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NCJRS Abstract

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NCJ Number: 170439 Find in a Library
Title: Drinking Problems, Alcohol Expectancies, and Drinking Contexts in College First Offenders
Journal: Journal of Alcohol and Drug Education  Volume:43  Issue:1  Dated:(Fall 1997)  Pages:31-45
Author(s): T O'Hare; M V Sherrer
Date Published: 1997
Page Count: 15
Type: Survey
Format: Article
Language: English
Country: United States of America
Annotation: Data from 315 college students who were cited for the first time for breaking university rules regarding alcohol consumption formed the basis of an analysis of the relationship between self-reported negative drinking consequences and both expectations regarding alcohol and contexts involving excessive drinking.
Abstract: The research examined whether two subscales (socio-emotional problems and community problems) of the recently developed College Alcohol Problem Scale (CAPS) varied directly with three alcohol expectancies (social assertiveness, tension reduction, and enhanced sexual pleasure) measured by the Alcohol Expectancy Questionnaire. The study also used the CAPS to test whether these same alcohol problem dimensions varied directly with three drinking contexts (convivial), personal-intimate, and negative coping) as measured by the Drinking Context Scale. A secondary purpose of the study was to examine whether expectancy and drinking contexts varied differentially with alcohol problems. The participants attended a public university in the northeast. They completed the anonymous questionnaires between January 1995 and May 1996 as part of an adjudication process for having been cited by campus authorities for violating university rules concerning underage drinking. The analysis demonstrated the concurrent validity of CAPS with three subscales of the Alcohol Expectancy Questionnaire and the Drinking Context Scale. Students with high levels of socio-emotional and community problems were more likely to consume excessive amounts of alcohol across all three drinking contexts. Findings suggested the need for early intervention strategies designed to change beliefs concerning the effects of drinking and to examine situation-specific drinking risks. Findings also indicated the need individualized assessment as the basis for developing specific treatment objectives, as well as the use of cognitive-behavioral skill-based strategies to help youthful drinkers change unrealistic beliefs about drinking. Tables and 37 references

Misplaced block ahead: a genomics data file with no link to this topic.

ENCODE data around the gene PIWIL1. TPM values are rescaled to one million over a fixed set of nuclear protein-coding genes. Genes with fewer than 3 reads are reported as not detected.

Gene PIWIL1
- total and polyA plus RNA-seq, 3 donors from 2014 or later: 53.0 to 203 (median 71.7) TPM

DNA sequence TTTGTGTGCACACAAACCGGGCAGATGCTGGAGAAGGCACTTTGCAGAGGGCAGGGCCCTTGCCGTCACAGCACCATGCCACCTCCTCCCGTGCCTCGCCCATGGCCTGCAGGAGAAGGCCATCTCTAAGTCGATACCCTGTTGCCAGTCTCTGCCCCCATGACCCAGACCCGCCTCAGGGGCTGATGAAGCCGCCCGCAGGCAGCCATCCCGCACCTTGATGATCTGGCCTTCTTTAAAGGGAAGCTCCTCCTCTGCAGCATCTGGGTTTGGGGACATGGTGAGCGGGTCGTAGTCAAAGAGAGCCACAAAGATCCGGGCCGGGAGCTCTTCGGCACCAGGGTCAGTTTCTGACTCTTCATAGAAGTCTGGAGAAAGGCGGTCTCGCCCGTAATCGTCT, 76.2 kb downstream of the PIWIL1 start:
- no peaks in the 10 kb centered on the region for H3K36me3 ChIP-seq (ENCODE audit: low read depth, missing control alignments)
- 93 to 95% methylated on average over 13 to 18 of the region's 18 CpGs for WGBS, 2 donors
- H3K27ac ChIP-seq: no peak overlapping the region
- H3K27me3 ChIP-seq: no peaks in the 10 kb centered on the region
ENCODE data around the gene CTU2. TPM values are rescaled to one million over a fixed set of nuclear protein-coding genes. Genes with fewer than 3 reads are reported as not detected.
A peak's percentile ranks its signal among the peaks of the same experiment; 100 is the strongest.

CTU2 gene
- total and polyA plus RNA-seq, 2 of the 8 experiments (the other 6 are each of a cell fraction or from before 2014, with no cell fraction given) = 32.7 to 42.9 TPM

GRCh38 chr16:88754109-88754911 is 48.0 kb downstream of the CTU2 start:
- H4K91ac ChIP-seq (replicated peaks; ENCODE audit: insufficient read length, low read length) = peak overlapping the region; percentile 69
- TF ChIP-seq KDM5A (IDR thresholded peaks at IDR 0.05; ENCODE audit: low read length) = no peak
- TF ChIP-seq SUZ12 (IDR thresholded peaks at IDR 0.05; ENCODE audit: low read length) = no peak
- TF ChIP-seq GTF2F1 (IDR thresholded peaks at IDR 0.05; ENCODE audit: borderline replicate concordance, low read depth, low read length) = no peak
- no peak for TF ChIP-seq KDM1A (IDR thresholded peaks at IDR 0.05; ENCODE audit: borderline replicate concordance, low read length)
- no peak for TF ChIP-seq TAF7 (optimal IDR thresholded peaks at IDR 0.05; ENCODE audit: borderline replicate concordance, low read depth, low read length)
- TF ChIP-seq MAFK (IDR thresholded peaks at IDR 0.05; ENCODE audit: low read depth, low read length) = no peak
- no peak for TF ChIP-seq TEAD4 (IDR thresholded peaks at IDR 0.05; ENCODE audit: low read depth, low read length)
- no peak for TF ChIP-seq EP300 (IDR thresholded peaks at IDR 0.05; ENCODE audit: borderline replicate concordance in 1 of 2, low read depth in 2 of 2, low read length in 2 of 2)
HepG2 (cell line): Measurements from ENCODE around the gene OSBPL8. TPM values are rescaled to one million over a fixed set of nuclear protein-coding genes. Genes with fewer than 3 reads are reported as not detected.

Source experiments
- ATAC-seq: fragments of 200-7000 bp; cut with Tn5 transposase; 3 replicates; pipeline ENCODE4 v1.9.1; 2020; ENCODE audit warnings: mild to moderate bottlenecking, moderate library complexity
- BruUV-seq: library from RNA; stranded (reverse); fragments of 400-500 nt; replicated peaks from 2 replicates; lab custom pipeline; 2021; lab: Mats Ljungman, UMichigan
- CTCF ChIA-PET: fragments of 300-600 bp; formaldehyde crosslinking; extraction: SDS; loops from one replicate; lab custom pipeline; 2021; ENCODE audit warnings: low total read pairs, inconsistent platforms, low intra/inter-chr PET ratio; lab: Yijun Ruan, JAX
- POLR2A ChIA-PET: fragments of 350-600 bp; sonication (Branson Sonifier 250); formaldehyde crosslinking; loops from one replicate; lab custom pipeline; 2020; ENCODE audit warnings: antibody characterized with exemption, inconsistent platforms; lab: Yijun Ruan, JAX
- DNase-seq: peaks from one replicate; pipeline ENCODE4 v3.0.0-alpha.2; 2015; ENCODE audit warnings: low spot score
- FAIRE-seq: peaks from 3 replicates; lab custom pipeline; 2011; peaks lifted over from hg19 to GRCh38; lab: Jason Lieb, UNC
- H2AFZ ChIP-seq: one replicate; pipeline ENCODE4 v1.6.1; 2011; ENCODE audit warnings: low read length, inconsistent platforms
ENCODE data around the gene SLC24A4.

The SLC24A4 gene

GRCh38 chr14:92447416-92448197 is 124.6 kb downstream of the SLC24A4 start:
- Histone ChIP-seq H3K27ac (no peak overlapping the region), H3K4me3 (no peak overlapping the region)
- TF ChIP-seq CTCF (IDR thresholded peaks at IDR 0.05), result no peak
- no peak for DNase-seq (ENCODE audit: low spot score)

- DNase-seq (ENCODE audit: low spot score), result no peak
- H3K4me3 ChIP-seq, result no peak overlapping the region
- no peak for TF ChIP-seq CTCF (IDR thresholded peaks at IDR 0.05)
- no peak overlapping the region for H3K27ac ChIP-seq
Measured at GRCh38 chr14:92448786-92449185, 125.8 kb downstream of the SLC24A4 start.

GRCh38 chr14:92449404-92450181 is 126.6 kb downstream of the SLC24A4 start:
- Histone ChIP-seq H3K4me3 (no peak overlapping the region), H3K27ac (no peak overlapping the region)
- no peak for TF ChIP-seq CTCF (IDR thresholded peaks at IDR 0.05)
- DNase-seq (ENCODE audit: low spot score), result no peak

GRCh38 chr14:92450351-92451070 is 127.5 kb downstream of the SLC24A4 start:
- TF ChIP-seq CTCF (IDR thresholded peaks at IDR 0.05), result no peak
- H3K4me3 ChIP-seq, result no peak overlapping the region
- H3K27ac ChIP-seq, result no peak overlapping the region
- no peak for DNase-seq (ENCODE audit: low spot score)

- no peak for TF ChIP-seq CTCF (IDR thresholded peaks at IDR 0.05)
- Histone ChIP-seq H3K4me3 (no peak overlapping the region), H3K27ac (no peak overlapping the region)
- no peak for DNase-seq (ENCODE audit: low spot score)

Main Term(s): Drug abuse causes
Index Term(s): Adolescent attitudes; Alcoholic beverage consumption; Drug abuse; Drug effects; Higher education
Note: DCC
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